As the number of tourists in Japan continues to rise, various government agencies have launched campaigns to promote buying travel insurance, appealing to the tourists’ peace of mind.
In recent years, there has been a surge in travellers leaving Japanese hospitals with unpaid medical bills, putting pressure on their budgets, Kyodo News reported. A government survey also revealed that close to 30% of inbound tourists did not have any overseas travel insurance.
And with the 2020 Tokyo Olympics approaching, the number of travellers to the country is expected to rise even further.
In response to this, government agencies are taking various actions to encourage foreign travellers to buy insurance. These include placing flyers at tourist information centres in airports and hotels, as well as relying on the scare factor by distributing cards that show the price of the most expensive hospital treatments.
The Japan Tourism Agency created a flyer which read, “Have you remembered to book your peace of mind?” referring to travel insurance. The flyer, which is also available in Chinese, Korean, and Thai, is being distributed in various airports across Japan and informs tourists that they can easily buy insurance from their mobile device, even after landing in Japan.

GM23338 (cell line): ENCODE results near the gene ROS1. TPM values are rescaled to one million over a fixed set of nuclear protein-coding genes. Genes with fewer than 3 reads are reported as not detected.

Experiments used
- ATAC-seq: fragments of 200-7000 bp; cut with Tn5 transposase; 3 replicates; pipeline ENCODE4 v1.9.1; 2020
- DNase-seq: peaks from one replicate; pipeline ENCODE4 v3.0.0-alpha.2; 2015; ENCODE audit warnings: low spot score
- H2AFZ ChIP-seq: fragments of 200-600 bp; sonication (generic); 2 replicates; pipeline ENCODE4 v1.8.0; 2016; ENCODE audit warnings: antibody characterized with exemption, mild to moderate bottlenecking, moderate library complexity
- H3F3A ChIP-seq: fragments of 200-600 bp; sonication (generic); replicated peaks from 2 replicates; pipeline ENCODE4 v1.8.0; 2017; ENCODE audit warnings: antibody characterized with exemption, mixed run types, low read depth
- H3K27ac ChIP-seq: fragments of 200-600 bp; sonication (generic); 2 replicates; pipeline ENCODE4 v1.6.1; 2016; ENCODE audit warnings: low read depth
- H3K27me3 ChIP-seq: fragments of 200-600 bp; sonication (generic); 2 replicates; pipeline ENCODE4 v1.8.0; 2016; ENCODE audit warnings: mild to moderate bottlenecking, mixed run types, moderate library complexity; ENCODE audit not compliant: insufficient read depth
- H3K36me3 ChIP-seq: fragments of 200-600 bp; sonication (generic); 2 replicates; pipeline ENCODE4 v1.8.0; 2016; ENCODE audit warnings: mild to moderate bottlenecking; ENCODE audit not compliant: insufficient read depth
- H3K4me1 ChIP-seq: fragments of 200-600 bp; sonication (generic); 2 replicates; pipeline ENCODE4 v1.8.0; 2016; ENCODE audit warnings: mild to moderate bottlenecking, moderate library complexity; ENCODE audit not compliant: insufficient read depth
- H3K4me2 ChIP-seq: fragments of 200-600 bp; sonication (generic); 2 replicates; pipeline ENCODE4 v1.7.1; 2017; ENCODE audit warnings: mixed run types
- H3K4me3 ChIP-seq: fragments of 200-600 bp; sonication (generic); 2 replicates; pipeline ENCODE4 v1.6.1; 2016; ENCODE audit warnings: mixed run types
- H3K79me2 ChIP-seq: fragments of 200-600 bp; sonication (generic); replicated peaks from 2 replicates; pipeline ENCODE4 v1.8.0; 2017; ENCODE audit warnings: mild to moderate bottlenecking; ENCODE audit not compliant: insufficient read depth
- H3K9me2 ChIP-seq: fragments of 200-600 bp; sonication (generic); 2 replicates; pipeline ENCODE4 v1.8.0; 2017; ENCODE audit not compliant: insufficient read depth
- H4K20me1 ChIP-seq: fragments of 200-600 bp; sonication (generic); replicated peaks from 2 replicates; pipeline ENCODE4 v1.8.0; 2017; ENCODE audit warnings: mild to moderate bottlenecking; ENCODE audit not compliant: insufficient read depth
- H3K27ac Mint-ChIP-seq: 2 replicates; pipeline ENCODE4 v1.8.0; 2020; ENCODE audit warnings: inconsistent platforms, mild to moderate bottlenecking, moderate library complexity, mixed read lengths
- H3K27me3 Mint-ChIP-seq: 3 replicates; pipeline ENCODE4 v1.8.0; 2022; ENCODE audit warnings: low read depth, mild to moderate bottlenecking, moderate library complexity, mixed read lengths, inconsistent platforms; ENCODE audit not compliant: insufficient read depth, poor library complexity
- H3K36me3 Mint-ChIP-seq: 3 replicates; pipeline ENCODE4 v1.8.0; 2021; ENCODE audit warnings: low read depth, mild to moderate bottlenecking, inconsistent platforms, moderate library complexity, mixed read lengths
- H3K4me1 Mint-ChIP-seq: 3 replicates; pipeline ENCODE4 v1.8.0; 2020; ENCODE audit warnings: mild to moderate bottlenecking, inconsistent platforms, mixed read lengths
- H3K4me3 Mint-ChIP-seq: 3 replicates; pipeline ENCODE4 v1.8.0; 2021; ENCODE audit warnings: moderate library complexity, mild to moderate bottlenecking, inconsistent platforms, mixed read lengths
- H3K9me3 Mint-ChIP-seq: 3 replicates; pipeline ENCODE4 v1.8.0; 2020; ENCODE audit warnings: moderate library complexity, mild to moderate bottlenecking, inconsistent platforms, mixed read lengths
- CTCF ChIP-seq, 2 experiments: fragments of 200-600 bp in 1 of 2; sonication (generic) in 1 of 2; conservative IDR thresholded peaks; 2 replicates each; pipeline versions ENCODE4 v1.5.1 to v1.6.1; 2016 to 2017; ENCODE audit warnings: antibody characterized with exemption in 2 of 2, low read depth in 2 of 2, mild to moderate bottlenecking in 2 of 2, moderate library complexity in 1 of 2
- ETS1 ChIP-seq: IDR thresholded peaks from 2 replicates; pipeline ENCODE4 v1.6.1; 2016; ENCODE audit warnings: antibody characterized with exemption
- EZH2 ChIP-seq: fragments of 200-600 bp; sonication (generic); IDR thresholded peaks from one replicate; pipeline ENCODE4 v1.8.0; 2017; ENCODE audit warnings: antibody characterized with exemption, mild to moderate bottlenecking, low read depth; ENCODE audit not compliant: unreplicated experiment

The agency has launched numerous campaigns, including a robot selling insurance at the airport, to encourage foreign tourists to purchase travel insurance in Japan, but success has been limited, the report said.
In 2018, the agency conducted a survey which found that 27% of foreign travellers arrived uninsured, while 48% said they purchased cover from travel agencies or insurance companies and 23% enrolled in travel insurance plans through credit cards. One in every 20 tourists, or 5%, fell ill or suffered injuries while in Japan.
According to the survey, the top reason why foreign tourists were uninsured was because they thought it was unnecessary, while others said they did not consider it at all or were simply unaware of it.